DEVENS, Mass. - Saturday marked the closing series of the regular season for the Boston Red Sox. The Red Sox faced their long time nemesis the New York Yankees. Their rivalry spans back to the beginning of the 20th century, but another competition took place Saturday afternoon between two rivals that can trace their contest back even further.
The 1st Battalion, 182nd Infantry Regiment, Massachusetts Army National Guard, and the 1st Battalion, 69th Infantry Regiment, New York Army National Guard, met at a range here, to rekindle a long standing tradition; the Logan-Duffy Rifle Competition.
The competition’s origins go back to the start of the Civil War, said 1st Sgt. Julian B. Alfonso (Ret.),1st Battalion, 69th Infantry Regiment. When in 1861 the commanders of the, then 9th Massachusetts Volunteer Infantry and the 69th met at Fort Corcoran, Arlington, Virginia.
After meeting there the two regiments created a lasting relationship, said Alfonso. Then in 1936 the commander’s of the 101st Infantry, descendants of the 9th, and the 165th Infantry, descendents of the 69th, decided to hold an annual rifle contest in order to promote competitive marksmanship.
“It was named for the two commanders’,” said Alfonso. “There was Gen. Logan of the101st and Gen. Duffy of the 165th.”
This year’s competition is the first time in the past 10 years that the event has taken place between the two guard units, said Alfonso. There was a match in 2004 that took place between the two veteran fire teams, where the 69th won and brought the prize back to New York.
It is important to bring back an event that has been pushed aside for so long.
“Something that we remain committed too, Col. Stewart and I, is the Logan-Duffy Competition,” said Lt. Col. John C. Andonie, Commander of the 1st Battalion, 69th Infantry Regiment. “We wanted to bring back this tradition that was literally dying out of mind. So we both made a commitment and said we’re going to make this happen.”
Additionally, continuing the event is making sure that the tradition lives on.
“What’s truly important about today’s event is the tremendous tradition that it carries,” said Lt. Col. Thomas M. Stewart Battalion, commander, 1st Battalion, 182 Infantry. “It’s important because the member’s of this regiment before me that have put so much of their own heart and soul into this to make it happen year after year after year, that I feel like I would be dropping the ball.”
It’s important to preserve history, said Andonie. The 69th and the 182nd have tremendous lineages and investments must be made in order to preserve that tradition.
“I had some big boots to fill,” said Staff Sgt. Terrence J. McGhee, A Company, 1st Battalion, 69th Infantry Regiment. “That the soldiers that have come before me did an outstanding job making the unit what it is today and I feel obligated to carrying on the tradition and what it meant to them.”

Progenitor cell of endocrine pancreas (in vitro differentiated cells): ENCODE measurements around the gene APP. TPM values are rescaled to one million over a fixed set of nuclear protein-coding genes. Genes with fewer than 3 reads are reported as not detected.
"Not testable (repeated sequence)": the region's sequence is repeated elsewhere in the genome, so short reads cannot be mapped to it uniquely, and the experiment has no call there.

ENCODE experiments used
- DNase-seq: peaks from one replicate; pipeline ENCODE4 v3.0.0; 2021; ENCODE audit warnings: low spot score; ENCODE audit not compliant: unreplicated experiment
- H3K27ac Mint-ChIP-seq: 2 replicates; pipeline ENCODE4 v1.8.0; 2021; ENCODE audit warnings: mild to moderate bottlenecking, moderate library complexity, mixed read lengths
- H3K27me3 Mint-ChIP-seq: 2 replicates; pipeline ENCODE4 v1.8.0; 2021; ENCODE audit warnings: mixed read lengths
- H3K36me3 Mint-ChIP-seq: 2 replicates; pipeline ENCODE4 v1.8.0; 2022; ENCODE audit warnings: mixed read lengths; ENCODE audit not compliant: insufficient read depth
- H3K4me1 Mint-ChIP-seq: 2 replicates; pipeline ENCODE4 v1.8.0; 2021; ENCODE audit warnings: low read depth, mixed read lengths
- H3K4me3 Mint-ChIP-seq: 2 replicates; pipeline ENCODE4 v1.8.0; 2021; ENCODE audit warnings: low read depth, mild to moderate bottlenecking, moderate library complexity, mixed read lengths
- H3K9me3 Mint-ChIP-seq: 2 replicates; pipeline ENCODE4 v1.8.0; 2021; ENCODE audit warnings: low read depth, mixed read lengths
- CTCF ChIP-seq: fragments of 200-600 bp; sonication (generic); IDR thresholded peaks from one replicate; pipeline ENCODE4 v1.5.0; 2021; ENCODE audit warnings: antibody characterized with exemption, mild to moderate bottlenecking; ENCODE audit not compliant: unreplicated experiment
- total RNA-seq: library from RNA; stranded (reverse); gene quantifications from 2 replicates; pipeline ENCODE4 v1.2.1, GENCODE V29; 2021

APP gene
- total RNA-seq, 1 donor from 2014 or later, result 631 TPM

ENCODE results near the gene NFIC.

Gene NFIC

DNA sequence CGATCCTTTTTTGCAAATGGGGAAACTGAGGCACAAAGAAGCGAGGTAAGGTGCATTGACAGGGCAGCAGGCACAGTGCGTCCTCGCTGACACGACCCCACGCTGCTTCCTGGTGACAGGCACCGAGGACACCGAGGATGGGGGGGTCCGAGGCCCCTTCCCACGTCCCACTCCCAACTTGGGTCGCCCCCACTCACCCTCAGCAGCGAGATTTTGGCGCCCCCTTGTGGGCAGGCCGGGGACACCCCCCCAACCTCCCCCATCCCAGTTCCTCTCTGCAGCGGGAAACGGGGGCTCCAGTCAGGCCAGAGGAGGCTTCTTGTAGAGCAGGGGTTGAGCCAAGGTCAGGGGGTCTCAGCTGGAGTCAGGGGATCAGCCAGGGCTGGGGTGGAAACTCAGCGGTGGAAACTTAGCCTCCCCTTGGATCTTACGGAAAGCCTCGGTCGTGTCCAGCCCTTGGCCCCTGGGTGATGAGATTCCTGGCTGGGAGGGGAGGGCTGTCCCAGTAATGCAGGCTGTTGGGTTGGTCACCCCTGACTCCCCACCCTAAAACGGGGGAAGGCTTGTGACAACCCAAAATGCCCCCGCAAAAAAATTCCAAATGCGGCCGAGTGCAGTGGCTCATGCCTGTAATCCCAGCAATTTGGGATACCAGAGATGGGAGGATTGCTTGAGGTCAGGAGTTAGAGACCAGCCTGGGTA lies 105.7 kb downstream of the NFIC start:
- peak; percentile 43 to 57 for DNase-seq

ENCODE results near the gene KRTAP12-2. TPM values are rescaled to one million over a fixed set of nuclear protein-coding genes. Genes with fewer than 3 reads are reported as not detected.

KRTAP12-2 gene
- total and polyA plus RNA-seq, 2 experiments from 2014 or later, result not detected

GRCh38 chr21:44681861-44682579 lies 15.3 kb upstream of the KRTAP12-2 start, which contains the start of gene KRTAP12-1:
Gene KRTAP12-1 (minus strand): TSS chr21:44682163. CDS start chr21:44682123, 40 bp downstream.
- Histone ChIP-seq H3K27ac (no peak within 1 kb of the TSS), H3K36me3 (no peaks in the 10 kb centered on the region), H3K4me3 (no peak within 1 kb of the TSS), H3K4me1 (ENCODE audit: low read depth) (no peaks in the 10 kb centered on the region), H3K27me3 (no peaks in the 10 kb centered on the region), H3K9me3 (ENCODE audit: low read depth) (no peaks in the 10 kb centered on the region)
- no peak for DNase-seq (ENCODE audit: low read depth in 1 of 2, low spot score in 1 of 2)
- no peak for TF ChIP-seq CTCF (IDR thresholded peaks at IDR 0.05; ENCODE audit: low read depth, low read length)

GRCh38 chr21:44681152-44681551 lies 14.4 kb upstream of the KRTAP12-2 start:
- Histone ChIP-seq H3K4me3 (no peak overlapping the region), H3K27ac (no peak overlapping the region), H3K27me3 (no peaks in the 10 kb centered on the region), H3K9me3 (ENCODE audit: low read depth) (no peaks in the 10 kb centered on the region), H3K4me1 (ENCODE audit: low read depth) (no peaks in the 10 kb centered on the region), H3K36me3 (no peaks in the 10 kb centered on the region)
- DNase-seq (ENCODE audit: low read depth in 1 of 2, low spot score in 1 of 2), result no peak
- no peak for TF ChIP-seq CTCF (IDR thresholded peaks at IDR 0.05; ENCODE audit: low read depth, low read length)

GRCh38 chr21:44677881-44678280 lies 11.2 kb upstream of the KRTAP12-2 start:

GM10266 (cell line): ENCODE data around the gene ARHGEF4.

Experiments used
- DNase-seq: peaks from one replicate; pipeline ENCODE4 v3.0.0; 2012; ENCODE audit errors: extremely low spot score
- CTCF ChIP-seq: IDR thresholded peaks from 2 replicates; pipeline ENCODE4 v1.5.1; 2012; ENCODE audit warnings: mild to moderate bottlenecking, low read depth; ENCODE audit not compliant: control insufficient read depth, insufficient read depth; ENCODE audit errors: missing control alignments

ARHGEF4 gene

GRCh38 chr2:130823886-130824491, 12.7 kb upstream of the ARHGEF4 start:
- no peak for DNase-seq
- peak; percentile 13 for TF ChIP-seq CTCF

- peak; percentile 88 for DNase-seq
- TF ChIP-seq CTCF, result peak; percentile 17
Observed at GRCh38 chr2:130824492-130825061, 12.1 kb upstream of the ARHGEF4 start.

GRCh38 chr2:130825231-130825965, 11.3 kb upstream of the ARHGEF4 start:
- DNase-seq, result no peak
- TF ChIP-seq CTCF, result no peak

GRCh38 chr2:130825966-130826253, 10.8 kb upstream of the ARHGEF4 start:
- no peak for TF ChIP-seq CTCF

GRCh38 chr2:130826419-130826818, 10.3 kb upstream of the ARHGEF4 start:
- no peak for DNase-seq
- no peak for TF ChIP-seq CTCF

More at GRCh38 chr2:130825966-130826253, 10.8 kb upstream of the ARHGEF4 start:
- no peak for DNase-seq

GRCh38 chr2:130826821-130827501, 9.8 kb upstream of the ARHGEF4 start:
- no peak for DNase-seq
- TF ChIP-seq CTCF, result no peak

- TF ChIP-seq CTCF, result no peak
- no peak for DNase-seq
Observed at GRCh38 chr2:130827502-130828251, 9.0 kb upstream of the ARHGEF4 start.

“I’m a former Marine and the Marine Corps is always steeped in tradition,” said Ret. 1st Sgt. Charles M. Metzger, (Ret.),C Company, 1st Battalion, 182nd Infantry Regiment,. “When I came to the guard I wanted to make sure that my soldier’s understood that and there was no better way to do that than with the rifleman’s competition.”
Furthermore, the tradition that is involved builds a strong camaraderie.
“Between May and now, meeting these guys from the 69th and having dealt with them over the phone, through e-mails and then finally doing the recon with them, as well as spending last night with them, I feel that there is no differences between us and them,” said Stewart. “We’re pretty tight.”
The two units are some of the oldest in the Army and that tradition, on top of this competition, creates a unique camaraderie, said Staff Sgt. Brandon L. Williams, senior sniper, Headquarters Company, 182nd Infantry.
The camaraderie is built on a healthy rivalry, McGhee said.
Standing together at a briefing before the start of the competition, telling the difference between the teams is difficult. Except for the unit patches and the occasional joke made about the other states favorite baseball team. The Commander of the 182nd summed it up best when he briefed the two teams. He spoke of a strong bond that has to be rekindled. “What I want to say is that there is a passion that I found while working with the 69th,” said Stewart. “I would have no problem standing next to you soldiers, as our ancestors did, on the field of battle.”The day’s competition concluded with the 69th narrowly defeating the 182nd by a score of 953- 938, a difference of 15 points or two shots.